A rational explanation for my success only with plants that are my friends is: obviously, I know them better so I know when to use them. True, but there is more to it than that. I believe that the same herb for the same condition works better after it has become my friend than before. I think it works better only after it has given me its friendship and permission to use it.

I was ecstatic after my walk with Jennifer last week, because I made some new friends and deepened some existing friendships. We repeatedly found St. John's Wort, which I had been acquainted with before, but this time I felt that crystallization, that connection, and now it is my friend. A number of others too: Figwort, Wild Bergamot, Self-Heal, White Vervain. I feel more whole the more new friends I meet; each connects me to lost aspects of myself and to the richness of being that is our birthright, that we all sense and long for. We lament its loss and strive toward wholeness. It is natural to me then, for plants to help recover it.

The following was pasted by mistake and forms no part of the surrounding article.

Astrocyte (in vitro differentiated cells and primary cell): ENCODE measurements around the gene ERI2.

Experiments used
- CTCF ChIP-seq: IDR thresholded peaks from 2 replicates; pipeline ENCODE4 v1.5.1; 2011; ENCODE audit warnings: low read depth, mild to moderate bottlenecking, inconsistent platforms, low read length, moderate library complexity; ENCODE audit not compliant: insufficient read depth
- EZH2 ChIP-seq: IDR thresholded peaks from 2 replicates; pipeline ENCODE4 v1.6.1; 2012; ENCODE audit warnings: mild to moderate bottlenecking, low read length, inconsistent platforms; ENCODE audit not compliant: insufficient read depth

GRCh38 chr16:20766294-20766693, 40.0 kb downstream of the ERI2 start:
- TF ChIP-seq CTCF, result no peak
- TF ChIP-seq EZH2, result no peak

At July 29, 2008 at 1:08 AM , Blogger Joe Verica said...

If I had read this two years ago, I would have thought you were crazy - perhaps even dabbling with too many "herbs" yourself. However, my own experience with herbs and Chinese medicine has taught me otherwise. It has made me realize my own arrogance.

As a westerner by birth, and a biologist by training, I had formerly been duped into believing that only modern chemistry can produce effective medicines. I had lost faith in the ability of my own body to heal itself when its balance was restored. I now realize that such thoughts were ridiculous. For thousands of years our ancestors have made effective use of the healing poweres of herbs and fungi. Moreover, many western medicines trace their roots back to the forests and meadows.

The connection between your "friendship" with herbs and their subsequent effectiveness may sound strange or softheaded to the western-indoctinated mind. It even suggests a psychosomatic effect. However, if one is capable of moving reductionism aside, this "friendship effect" makes perfect sense.